September 30th, 2011, the opening day of Jum Library will be remembered as a very meaningful day not only for Human Asia (President: Changrok Soh) but also for me, myself. For Human Asia, the opening meant a lot in that it made a contribution to improving human rights for Asians in Korea through a humanitarian campaign, expanding its field of activity from foreign countries which it had focused more. For me personally, it was more fulfilling than any other projects I had worked on as I could give Jumma refugees visible and practical help.
The library was able to be open with the help of many. Two publishers, BIR Publishing Co., Ltd. (CEO: Sanghee Park) andKinderland (CEO: Jongwon Lim), gladly donated one thousand books respectively when they learned that the Jumma refugee children in Korea could not study and read many books under the difficult circumstances. Monami Co., Ltd. (CEO: Hakyung Song), a stationery company, generously offered stationery supplies for the children and MediPeace (Chairperson: Youngseok Kang), global health NGO, had The Jumma Peoples’ Network Korea (JPNK) office wallpapered for free, making the library much more beautiful. The opening ceremony of Jum Library, which held at JPNKlocated in Kimpo on Friday September 30th, had more significantmeaning as not only the organizers and sponsors but also people from various communities and civic groups were present.
Most Koreans are unfamiliar with the term, ‘Jumma’. They are the indigenous peoples mostly residing in the Chittagong Hill Tracts region of Bangladesh. As ethnic minority, they account for only 0.7% of Bangladesh total population, with 650,000. During the Partition of India in 1947, Indian subcontinent was partitioned on the basis of religion, Pakistan for Muslims and secular India for non-Muslims and Muslims alike. Despite 98.5% of the population of the Chittagong were Jummas and thus non-Muslims, the Pakistani leadership conspired and the Boundary Commission of Great Britain ceded the Chittagon to East Pakistan (now Bangladesh) in violation of the principles of partition and against the wishes of the Jumma peoples. During Bangladesh’s war of independence with Pakistan in 1971, Jummas sided with Bangladesh’s majority Bengalis. After the independence however, Bangladesh government did not accept Jumma people’s demand for autonomy. Instead, Jumma people are subjected to such human rights violations as land-grabbing, sexual assault, violence and murder, often organized and/or condoned by the Bangladesh government. Escaping from such human rights violations, some of them become refugees in other countries, away from their home.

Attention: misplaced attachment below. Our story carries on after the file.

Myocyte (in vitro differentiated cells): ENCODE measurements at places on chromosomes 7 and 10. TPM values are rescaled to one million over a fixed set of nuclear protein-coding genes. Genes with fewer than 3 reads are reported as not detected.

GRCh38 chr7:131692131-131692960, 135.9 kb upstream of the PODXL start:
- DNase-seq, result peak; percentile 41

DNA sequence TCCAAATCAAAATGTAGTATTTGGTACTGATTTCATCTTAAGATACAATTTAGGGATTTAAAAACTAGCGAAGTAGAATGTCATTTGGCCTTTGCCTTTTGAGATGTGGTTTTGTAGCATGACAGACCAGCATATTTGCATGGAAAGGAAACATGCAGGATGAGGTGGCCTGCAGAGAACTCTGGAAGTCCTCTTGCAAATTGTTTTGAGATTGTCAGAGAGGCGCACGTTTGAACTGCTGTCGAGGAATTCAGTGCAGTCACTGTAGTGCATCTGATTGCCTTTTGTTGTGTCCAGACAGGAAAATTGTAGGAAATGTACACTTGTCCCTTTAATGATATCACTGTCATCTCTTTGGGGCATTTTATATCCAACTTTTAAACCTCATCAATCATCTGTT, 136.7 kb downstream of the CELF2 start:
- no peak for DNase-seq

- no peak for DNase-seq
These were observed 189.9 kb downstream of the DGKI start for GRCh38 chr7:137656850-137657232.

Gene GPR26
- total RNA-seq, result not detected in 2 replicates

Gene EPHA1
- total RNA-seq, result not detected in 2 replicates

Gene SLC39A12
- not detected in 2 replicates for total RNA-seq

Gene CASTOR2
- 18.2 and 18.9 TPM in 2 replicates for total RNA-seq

In Kimpo’s Yangchon district specifically, there reside about 60 Jumma people around the JPNK headquarter. 47 of them have already obtained refugee status. JPNK strives to raise awareness on the human rights situations of Chittagong Hill Tracts and Jumma people, seeking solidarity for peace and the promotion of human rights. They maintain close ties with other ethnic minorities residing in Mongolia, Burma, etc. They also advocate for improving human rights of low-income multicultural families.
Through his address of thanks, JPNK President Jagadish Tanchangya explained that "Jum", the name of the library, was a local term used in the Chittagong Hill Tracts (CHT) of Bangladesh. He said that for Jumma people who grew rice, cotton, sesame, fruits and vegetables "Jum" was an farming method and an important means of living. And in that sense "Jum Library" was a knowledge supplier which provided Jummaswith intellectual produce that they needed every day, he added. He sent his gratitude to all the parties concerned with the library, saying that the library was a dream come true for around seventy Jummas living in Korea. I felt more affinity when I learned the meaning of the word "Jum."
After the book donation and ribbon cutting, everybody came together by sharing traditional Jumma dishes and celebrating the library opening. I felt so great when I looked at the children with big smiles and about two thousandvolumes of Korean and five hundred English books. As I thought that the library would be used as an after-school study room for Jumma children and a resting place filled with knowledge for Jumma people, I was once again reminded that our job, working together to look around the marginalized people in our society and making as many of them as happy, was very much valuable. As a member of Human Asia, I want to continue to pay attention to Asian people with compromised human rights and take the lead to improve them even a little.
Program Manager of Human Asia